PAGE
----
I recently got into Stata coming from a procedural/OO/functional background, and am having trouble understanding the basic elements of the language.

For example, I discovered that there is a syntax command which "allows programs to interpret the arguments the user types according to a grammar, such as standard Stata syntax". I infer this is the reason why some command require a list of variables given as arguments to be separated by whitespaces while others require a comma-separated list. But the idea of a program defining its own syntax instead of the (parameter) syntax being enforced seems plain weird.

Another quite interesting construct is the syntax for macro definition and expansion (`macro') and the apparent absence of local variables as known in other languages.

Is there something like a "Stata for Java developers" document explaining the basic concepts of the language to people with my background?

PS: Apologies if this question seems unclear. Unfortunately, I can't formulate more concrete/clear questions at this point :(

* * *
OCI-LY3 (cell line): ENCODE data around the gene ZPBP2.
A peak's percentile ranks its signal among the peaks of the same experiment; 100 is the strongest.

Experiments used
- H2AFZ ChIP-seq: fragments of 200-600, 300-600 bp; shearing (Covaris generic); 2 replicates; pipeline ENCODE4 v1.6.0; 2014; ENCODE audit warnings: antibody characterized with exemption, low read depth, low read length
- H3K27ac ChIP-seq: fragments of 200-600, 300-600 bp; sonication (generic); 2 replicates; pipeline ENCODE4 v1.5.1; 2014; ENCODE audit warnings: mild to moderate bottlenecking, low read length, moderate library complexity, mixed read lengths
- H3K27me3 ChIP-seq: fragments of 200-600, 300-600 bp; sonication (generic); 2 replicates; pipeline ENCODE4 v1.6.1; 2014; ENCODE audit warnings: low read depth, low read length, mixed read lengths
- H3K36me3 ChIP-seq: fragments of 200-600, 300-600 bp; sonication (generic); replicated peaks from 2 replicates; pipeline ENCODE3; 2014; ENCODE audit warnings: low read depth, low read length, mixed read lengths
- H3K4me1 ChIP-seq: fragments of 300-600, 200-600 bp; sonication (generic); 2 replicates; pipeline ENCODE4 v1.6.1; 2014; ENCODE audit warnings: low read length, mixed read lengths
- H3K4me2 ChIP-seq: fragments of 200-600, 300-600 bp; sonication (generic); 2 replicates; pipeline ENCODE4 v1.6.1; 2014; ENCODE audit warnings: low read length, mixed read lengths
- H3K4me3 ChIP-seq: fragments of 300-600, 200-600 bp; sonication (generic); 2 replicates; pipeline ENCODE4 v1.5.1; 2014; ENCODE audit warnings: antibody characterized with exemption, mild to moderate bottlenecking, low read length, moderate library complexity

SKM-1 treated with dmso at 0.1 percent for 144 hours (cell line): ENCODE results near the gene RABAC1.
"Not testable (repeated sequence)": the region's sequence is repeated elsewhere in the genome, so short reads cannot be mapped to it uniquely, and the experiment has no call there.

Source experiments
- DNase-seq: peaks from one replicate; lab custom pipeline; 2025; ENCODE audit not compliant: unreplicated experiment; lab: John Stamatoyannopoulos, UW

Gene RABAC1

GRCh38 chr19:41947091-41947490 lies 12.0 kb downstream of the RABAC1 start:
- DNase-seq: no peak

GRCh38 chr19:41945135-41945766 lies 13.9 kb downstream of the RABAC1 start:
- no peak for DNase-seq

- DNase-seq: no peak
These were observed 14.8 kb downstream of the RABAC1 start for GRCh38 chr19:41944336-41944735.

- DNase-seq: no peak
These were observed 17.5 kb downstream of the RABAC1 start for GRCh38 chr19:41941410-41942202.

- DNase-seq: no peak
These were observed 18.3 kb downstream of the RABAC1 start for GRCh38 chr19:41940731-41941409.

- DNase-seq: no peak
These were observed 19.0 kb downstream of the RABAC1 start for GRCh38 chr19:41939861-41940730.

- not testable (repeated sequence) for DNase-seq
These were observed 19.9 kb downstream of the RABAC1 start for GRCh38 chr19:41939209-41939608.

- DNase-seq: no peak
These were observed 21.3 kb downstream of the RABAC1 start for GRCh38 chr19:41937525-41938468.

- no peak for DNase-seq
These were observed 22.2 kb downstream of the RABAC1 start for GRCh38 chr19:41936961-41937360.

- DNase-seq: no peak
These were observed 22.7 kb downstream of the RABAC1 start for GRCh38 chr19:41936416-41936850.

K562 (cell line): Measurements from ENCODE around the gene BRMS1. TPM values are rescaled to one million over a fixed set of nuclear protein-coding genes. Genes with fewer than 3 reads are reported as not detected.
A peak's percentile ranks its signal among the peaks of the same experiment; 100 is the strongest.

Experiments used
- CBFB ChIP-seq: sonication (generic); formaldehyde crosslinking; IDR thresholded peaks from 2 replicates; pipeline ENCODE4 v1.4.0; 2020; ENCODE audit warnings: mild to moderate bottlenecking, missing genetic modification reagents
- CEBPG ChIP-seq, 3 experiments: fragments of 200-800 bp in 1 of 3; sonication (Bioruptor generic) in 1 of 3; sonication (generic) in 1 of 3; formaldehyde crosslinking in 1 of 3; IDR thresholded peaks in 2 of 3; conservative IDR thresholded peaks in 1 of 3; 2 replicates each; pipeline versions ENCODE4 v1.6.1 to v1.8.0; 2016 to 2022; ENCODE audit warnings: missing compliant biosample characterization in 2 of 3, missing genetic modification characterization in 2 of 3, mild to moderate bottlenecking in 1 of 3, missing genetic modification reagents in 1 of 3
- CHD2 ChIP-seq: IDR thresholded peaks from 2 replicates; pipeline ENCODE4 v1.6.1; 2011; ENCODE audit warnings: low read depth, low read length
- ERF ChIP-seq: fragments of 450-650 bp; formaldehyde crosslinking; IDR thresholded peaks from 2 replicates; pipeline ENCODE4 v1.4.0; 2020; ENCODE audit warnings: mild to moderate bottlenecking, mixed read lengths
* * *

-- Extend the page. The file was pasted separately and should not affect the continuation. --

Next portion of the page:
• Is your question just "Is there a good quickstart guide"? Or do you want to know something about the language features? In either case, you probably don't need these programming features, at least for now.
    – Marcin
    May 10, 2011 at 14:33
  • @Marcin: I want to understand the language, rather than just be able to apply it to a problem. What makes you think I don't need these features? I am supposed to take over a code base from a coworker which makes use of these features, that's how I discovered them...
    – blubb
    May 10, 2011 at 15:55
  • I think that because I'm familiar with other languages that use such features. There aren't going to be any computations that actively require them, unless your language is very, very funky. Learn the rest of the language before trying to deploy those features in new code.
    – Marcin
    May 10, 2011 at 16:27

2 Answers 2


I'm not exactly sure what you are looking for... but here's a few related points. Stata is kind of like writing a Unix shell script or a Windows batch file. Each line executes a command, and the first word is the command name. By convention, most commands have the following structure:

command [varlist] [=exp] [if expression] [in range] [weight] [using filename] [, options]